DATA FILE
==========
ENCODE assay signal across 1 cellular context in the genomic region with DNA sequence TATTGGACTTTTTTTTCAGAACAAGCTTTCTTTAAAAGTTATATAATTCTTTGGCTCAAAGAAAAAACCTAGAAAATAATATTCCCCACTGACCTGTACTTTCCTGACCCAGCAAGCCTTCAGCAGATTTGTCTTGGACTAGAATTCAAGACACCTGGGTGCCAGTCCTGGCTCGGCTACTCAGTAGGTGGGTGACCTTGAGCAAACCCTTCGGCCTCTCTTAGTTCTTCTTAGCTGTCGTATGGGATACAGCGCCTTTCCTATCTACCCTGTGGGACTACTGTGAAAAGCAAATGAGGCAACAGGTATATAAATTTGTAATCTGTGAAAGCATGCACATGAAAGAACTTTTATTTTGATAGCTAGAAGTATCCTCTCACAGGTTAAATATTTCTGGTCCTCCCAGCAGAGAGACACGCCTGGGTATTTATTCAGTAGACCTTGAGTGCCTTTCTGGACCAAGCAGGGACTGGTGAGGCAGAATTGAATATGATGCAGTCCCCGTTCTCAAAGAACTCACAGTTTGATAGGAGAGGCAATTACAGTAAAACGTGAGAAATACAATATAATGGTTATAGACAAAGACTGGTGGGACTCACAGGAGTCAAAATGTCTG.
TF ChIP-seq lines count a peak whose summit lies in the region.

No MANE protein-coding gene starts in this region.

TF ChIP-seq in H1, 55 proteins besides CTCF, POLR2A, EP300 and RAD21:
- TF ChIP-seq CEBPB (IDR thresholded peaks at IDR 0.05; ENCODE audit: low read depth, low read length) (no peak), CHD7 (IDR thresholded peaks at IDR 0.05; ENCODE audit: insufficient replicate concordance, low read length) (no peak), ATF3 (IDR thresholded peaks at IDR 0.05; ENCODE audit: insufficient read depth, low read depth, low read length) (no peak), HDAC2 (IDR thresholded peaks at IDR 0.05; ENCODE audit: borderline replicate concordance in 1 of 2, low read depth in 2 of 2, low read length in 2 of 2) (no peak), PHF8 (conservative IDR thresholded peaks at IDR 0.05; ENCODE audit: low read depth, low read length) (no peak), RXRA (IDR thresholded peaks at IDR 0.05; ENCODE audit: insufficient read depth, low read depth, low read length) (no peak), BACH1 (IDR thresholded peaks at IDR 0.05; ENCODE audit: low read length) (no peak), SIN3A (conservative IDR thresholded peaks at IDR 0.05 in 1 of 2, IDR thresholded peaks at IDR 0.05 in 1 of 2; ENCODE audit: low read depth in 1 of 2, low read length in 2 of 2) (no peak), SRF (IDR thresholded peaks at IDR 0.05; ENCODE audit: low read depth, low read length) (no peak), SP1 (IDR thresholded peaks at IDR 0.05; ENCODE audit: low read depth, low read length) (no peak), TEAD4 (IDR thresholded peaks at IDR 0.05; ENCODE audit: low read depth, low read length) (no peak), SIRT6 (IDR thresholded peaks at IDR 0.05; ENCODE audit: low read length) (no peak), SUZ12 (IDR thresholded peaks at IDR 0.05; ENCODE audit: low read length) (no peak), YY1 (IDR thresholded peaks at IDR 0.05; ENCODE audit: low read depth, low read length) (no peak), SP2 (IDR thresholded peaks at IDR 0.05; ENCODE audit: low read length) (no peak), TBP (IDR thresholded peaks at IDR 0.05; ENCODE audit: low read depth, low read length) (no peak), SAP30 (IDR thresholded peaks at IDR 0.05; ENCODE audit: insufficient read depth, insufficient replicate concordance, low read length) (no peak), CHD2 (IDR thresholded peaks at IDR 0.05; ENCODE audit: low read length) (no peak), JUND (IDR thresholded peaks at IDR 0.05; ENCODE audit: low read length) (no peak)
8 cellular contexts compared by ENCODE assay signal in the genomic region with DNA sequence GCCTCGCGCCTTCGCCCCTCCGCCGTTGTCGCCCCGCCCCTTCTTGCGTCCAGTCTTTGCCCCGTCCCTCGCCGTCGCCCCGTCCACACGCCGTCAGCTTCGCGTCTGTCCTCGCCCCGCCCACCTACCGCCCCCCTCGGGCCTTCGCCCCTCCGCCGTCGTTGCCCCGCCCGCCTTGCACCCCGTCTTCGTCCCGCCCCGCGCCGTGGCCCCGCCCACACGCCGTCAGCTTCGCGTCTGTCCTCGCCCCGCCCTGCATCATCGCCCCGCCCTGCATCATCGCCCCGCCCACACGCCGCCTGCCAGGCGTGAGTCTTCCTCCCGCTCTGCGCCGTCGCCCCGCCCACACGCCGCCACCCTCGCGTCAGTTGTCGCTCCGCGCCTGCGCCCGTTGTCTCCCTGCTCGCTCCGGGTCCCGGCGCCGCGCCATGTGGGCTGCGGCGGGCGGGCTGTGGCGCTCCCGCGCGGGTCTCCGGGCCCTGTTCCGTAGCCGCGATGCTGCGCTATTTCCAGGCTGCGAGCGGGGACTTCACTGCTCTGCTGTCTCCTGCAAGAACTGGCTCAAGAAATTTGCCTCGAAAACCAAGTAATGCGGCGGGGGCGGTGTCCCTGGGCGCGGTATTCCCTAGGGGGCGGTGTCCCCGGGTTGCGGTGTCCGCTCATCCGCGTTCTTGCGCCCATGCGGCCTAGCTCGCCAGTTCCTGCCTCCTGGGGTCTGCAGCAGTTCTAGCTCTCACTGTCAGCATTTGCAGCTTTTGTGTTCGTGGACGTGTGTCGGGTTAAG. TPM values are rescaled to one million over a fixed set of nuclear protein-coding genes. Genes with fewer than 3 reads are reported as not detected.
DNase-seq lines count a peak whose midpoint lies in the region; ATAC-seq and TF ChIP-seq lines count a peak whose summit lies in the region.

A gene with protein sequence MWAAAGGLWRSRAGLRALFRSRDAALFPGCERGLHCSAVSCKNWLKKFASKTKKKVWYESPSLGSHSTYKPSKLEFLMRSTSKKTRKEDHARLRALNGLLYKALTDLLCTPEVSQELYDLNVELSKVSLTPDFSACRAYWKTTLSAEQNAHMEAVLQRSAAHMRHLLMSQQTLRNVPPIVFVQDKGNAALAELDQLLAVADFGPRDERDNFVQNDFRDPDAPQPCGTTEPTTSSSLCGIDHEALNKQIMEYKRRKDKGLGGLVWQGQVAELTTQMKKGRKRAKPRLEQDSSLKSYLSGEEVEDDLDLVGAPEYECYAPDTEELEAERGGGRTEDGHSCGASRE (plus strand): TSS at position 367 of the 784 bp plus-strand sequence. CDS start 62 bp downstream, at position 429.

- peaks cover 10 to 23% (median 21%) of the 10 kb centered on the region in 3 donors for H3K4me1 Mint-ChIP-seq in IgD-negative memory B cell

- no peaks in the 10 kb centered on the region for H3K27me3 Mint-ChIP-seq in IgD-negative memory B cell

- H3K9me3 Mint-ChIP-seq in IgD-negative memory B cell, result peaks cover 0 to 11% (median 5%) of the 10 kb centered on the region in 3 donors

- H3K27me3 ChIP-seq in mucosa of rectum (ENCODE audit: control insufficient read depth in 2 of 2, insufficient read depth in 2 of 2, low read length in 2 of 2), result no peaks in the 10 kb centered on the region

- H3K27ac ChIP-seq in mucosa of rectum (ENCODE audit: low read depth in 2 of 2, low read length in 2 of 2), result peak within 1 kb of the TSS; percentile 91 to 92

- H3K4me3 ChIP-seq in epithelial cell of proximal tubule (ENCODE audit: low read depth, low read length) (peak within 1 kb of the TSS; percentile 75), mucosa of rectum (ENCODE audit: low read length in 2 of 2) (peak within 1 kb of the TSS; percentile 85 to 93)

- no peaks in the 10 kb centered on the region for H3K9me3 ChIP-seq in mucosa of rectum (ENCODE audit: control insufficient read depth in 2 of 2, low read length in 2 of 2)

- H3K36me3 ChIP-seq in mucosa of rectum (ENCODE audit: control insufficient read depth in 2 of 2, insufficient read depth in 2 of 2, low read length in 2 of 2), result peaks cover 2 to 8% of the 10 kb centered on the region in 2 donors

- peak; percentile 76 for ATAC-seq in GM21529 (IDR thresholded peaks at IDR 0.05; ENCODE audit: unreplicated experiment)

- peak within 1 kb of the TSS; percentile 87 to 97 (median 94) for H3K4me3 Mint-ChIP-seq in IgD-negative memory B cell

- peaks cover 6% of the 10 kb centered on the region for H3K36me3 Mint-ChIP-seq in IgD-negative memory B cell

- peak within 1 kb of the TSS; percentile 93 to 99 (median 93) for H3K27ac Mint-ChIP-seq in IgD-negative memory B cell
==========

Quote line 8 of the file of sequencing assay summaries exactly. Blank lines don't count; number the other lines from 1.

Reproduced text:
A gene with protein sequence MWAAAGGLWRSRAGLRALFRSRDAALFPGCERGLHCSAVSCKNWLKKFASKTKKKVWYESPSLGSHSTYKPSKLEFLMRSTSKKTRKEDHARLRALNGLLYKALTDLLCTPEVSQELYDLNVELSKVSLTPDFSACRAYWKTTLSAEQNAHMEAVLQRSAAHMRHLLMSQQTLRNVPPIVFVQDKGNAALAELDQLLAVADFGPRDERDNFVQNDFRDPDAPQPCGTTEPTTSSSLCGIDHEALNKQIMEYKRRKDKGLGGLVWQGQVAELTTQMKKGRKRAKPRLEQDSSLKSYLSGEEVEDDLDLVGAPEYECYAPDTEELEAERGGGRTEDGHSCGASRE (plus strand): TSS at position 367 of the 784 bp plus-strand sequence. CDS start 62 bp downstream, at position 429.